[00:37:04] So if you have a slip, again, I mean, we've, we've just kind of mentioned this. Does that mean that you weren't or aren't emotionally
[00:37:12] Sonia: sober? No, not at all. And this is sort of where I diverge a little bit from, like, the thinking of AA. And so, for example, yesterday, I was not emotionally sober for 30 minutes.
[00:37:24] And did I drink? No. But I wasn't emotionally sober. And so, I think that, I just was able to maintain, somehow, that physical sobriety. But emotional sobriety? No. Like, it's not, it's not something I can maintain all the time. And so, yeah, I think that all that work isn't voided after a physical slip. So all it is is a sign that you need to work on that space that you were talking about between a trigger and reacting.
[00:37:56] And then I also have clients who very intentionally [00:38:00] will have a drink. And very intentionally say, I'm going out to dinner tonight and I'm going to have a glass of wine. And for me, that can be an emotionally sober decision if you're not using it as a crutch, right? If you still have your coping mechanisms.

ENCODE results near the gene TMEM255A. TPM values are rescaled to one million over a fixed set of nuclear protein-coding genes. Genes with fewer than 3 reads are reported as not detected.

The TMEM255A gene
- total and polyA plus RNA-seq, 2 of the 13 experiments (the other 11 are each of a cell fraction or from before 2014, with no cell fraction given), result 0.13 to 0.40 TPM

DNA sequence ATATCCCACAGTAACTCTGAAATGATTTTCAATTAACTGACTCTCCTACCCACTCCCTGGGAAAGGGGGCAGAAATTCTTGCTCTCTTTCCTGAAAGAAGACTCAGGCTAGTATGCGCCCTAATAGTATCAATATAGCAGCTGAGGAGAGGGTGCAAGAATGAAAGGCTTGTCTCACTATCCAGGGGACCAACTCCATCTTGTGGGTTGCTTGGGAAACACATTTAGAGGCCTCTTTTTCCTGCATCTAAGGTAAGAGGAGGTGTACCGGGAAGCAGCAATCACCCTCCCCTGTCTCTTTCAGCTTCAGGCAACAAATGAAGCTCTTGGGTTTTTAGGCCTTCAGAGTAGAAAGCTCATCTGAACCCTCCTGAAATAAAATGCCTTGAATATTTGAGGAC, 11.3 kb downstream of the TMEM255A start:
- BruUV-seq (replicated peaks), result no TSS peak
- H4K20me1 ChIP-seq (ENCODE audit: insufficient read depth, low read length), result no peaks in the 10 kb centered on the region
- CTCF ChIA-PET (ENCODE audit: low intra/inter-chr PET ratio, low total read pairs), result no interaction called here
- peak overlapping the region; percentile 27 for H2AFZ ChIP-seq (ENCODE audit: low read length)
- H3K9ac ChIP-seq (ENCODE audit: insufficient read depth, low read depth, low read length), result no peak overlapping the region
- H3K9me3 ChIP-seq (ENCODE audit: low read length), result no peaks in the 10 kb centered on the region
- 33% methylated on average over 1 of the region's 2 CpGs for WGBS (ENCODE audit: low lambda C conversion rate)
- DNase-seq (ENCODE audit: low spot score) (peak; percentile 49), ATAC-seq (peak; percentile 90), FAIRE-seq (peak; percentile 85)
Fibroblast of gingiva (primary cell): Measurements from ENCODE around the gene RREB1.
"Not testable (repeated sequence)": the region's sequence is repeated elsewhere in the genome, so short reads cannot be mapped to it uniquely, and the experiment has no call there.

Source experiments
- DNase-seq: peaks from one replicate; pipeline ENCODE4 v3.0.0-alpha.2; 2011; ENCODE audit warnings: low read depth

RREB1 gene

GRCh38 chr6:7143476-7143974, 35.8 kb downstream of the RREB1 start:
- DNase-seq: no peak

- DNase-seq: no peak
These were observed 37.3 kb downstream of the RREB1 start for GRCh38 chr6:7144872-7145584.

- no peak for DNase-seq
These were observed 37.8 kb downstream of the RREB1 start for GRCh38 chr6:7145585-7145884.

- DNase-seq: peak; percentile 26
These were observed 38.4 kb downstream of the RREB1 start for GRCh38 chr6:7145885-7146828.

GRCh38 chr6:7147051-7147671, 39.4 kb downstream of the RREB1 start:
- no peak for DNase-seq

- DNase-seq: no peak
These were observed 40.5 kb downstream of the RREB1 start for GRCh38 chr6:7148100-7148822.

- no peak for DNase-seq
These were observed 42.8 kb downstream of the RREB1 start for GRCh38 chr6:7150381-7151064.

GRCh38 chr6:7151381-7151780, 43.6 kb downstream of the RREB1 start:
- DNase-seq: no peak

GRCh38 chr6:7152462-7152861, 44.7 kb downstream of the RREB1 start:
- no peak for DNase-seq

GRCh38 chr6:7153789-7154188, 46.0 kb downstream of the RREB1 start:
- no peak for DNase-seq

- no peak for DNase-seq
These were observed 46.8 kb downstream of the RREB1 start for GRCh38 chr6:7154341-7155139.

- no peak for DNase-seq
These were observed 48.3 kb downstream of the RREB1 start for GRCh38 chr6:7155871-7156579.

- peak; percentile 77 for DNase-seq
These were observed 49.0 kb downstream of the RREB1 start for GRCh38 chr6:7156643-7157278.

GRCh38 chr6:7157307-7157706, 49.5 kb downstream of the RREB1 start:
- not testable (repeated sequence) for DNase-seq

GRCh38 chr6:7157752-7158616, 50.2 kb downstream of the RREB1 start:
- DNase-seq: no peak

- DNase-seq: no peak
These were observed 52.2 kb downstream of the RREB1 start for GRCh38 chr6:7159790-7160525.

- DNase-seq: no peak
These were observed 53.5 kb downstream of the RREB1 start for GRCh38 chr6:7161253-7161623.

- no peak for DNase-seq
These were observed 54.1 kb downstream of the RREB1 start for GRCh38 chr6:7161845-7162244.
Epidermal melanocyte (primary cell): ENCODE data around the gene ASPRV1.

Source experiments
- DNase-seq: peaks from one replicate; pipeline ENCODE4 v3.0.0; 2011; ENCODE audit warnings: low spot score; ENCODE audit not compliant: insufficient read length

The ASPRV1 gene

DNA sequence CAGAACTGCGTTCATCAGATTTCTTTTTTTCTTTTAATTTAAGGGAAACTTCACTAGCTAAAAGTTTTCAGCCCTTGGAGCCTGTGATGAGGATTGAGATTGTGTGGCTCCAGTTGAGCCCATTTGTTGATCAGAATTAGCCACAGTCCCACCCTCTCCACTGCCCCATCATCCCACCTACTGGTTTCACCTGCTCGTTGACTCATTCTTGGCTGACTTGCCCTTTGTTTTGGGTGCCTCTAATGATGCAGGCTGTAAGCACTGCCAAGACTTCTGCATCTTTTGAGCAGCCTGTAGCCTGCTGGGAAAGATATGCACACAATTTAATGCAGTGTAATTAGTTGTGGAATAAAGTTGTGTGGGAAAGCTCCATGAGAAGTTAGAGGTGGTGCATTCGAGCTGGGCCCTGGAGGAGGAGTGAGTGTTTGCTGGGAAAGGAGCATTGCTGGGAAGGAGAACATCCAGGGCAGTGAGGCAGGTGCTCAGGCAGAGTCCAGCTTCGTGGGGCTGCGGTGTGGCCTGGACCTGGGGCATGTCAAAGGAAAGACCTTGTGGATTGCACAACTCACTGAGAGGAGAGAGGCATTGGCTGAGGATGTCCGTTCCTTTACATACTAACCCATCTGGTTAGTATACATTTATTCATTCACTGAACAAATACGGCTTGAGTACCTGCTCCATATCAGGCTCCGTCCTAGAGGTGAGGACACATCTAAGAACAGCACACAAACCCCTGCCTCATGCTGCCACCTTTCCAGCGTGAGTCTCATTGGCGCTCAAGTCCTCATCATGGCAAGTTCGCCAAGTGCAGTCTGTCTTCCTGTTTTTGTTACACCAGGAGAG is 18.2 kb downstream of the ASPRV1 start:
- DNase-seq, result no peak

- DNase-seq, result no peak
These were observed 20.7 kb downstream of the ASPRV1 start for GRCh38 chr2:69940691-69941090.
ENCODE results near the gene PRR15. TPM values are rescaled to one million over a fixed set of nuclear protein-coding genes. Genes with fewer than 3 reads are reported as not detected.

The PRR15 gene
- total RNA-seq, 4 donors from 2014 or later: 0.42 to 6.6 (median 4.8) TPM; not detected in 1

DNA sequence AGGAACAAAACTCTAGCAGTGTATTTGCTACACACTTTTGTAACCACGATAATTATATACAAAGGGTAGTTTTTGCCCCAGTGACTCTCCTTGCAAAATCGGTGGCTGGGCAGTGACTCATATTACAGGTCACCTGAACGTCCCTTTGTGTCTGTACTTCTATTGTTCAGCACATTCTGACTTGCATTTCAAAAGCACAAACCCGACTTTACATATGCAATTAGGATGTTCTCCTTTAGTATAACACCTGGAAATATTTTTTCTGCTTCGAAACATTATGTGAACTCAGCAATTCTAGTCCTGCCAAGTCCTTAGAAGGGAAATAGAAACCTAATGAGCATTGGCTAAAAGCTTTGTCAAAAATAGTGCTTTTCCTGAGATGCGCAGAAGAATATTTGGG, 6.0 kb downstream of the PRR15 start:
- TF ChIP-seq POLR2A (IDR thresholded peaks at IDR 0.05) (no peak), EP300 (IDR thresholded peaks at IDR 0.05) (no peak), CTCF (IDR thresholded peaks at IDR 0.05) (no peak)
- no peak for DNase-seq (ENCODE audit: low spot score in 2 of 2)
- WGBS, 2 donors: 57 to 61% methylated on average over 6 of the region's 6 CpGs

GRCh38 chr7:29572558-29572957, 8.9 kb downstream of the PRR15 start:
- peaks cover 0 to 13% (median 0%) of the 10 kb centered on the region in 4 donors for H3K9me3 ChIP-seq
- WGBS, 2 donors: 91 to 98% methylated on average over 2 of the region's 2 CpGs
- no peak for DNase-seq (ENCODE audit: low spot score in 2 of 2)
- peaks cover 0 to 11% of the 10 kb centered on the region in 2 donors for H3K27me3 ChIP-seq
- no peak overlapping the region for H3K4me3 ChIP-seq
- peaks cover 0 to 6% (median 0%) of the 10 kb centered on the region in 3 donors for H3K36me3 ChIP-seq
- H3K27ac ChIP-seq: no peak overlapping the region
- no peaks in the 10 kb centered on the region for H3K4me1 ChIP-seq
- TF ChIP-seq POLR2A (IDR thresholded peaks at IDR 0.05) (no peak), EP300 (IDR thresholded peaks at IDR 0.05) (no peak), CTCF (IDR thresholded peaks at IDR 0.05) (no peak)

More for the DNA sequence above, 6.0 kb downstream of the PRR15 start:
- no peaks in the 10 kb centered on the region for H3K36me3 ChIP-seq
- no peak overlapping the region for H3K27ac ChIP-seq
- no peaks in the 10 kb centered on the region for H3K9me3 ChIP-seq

[00:38:15] Like that's, you know, that is emotional health. And so for listeners out there who feel like there may be so much work ahead of them and it's daunting, what would be your words of advice?
[00:38:26] Kathleen: I say one minute at a time, small improvements or small changes in your life. Little by little, they add up to huge changes.
[00:38:35] So I think one thing that people will say is like, well, I have to do all of these things all at once, and I have to journal and I have to meditate and I have to go for nature walks and I have to not drink either, or like it's too much. So it's like, what are the small changes that you can make in your life?
[00:38:53] And they add up. There is a great psychologist. You may know her. [00:39:00] She's the holistic psychologist on Instagram, but she really promotes making one promise to yourself a day, but keep that one promise to yourself for a month and then add on to that promise. And I think it is those little steps one by one that really add up.
[00:39:18] What about you?
[00:39:20] Sonia: Oh, that's so, yeah, that is so what I say to you. You know, I love the concept of atomic habits to kind of achieve sobriety or moderate your drinking. And that's exactly it, right? Is pick manageable goals. And so I think emotional sobriety is about that and it's do it on your own timeline.